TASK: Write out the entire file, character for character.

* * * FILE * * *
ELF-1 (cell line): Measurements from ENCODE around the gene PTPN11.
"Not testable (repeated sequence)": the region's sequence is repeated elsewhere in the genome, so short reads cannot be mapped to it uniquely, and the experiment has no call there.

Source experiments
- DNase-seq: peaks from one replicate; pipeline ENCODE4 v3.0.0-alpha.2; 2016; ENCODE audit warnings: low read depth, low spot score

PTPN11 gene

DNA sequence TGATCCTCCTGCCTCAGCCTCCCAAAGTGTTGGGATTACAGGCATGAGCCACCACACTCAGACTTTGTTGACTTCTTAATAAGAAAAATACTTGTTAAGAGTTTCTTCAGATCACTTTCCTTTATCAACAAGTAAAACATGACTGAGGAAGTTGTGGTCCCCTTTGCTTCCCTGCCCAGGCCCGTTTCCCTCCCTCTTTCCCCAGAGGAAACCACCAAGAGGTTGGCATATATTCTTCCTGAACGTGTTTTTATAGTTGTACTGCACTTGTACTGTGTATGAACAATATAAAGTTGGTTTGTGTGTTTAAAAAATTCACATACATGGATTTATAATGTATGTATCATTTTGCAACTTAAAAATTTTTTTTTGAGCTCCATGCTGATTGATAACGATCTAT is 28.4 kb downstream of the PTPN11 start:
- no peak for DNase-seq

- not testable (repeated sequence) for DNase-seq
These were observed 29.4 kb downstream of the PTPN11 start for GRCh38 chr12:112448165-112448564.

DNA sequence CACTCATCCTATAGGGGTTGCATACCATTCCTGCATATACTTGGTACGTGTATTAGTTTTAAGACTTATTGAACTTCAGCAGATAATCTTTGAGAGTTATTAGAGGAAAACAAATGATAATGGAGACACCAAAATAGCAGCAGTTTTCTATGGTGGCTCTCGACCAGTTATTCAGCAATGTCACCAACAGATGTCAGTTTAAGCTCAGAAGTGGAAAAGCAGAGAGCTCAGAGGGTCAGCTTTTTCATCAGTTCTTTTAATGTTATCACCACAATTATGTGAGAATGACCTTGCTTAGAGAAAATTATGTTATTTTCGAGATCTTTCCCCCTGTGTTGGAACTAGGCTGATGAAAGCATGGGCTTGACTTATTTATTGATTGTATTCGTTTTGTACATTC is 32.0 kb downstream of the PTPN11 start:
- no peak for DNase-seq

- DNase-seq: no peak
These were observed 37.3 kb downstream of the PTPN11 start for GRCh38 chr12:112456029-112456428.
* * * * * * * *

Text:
ELF-1 (cell line): Measurements from ENCODE around the gene PTPN11.
"Not testable (repeated sequence)": the region's sequence is repeated elsewhere in the genome, so short reads cannot be mapped to it uniquely, and the experiment has no call there.

Source experiments
- DNase-seq: peaks from one replicate; pipeline ENCODE4 v3.0.0-alpha.2; 2016; ENCODE audit warnings: low read depth, low spot score

PTPN11 gene

DNA sequence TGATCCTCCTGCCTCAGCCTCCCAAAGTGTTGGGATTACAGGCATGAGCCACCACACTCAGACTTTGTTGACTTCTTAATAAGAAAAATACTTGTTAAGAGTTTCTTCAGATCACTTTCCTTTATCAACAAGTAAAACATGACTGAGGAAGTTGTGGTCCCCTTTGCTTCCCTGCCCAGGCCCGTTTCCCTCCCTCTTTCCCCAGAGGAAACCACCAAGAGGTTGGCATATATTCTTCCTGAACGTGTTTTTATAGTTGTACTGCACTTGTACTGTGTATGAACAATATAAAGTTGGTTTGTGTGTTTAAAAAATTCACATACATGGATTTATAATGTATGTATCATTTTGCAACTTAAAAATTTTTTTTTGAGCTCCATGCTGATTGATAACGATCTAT is 28.4 kb downstream of the PTPN11 start:
- no peak for DNase-seq

- not testable (repeated sequence) for DNase-seq
These were observed 29.4 kb downstream of the PTPN11 start for GRCh38 chr12:112448165-112448564.

DNA sequence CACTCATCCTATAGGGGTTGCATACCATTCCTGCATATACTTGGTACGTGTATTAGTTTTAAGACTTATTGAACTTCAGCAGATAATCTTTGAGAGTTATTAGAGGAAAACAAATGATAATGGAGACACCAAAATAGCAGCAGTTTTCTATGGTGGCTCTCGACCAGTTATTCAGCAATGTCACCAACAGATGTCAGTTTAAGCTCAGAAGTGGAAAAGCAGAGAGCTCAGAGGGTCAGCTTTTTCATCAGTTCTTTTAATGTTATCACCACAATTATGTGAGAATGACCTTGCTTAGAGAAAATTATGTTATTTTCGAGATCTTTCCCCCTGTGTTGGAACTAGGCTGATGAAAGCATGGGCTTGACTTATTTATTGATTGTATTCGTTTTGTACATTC is 32.0 kb downstream of the PTPN11 start:
- no peak for DNase-seq

- DNase-seq: no peak
These were observed 37.3 kb downstream of the PTPN11 start for GRCh38 chr12:112456029-112456428.